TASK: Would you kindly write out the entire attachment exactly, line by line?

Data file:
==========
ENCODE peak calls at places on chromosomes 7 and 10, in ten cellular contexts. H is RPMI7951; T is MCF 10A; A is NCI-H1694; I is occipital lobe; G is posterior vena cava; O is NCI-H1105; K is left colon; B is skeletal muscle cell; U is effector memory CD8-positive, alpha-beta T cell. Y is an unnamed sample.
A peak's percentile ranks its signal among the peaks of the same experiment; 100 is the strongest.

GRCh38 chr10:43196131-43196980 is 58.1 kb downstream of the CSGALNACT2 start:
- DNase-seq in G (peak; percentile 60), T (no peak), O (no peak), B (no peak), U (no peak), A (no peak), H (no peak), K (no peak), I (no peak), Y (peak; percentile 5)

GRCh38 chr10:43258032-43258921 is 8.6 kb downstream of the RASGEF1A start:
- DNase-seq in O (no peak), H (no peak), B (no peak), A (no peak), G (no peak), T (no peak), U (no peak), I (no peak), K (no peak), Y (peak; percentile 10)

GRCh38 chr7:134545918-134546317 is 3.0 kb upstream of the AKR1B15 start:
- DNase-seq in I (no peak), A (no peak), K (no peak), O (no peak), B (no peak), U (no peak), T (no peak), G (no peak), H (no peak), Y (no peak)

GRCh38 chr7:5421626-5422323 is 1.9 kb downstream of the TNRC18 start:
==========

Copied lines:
ENCODE peak calls at places on chromosomes 7 and 10, in ten cellular contexts. H is RPMI7951; T is MCF 10A; A is NCI-H1694; I is occipital lobe; G is posterior vena cava; O is NCI-H1105; K is left colon; B is skeletal muscle cell; U is effector memory CD8-positive, alpha-beta T cell. Y is an unnamed sample.
A peak's percentile ranks its signal among the peaks of the same experiment; 100 is the strongest.

GRCh38 chr10:43196131-43196980 is 58.1 kb downstream of the CSGALNACT2 start:
- DNase-seq in G (peak; percentile 60), T (no peak), O (no peak), B (no peak), U (no peak), A (no peak), H (no peak), K (no peak), I (no peak), Y (peak; percentile 5)

GRCh38 chr10:43258032-43258921 is 8.6 kb downstream of the RASGEF1A start:
- DNase-seq in O (no peak), H (no peak), B (no peak), A (no peak), G (no peak), T (no peak), U (no peak), I (no peak), K (no peak), Y (peak; percentile 10)

GRCh38 chr7:134545918-134546317 is 3.0 kb upstream of the AKR1B15 start:
- DNase-seq in I (no peak), A (no peak), K (no peak), O (no peak), B (no peak), U (no peak), T (no peak), G (no peak), H (no peak), Y (no peak)

GRCh38 chr7:5421626-5422323 is 1.9 kb downstream of the TNRC18 start: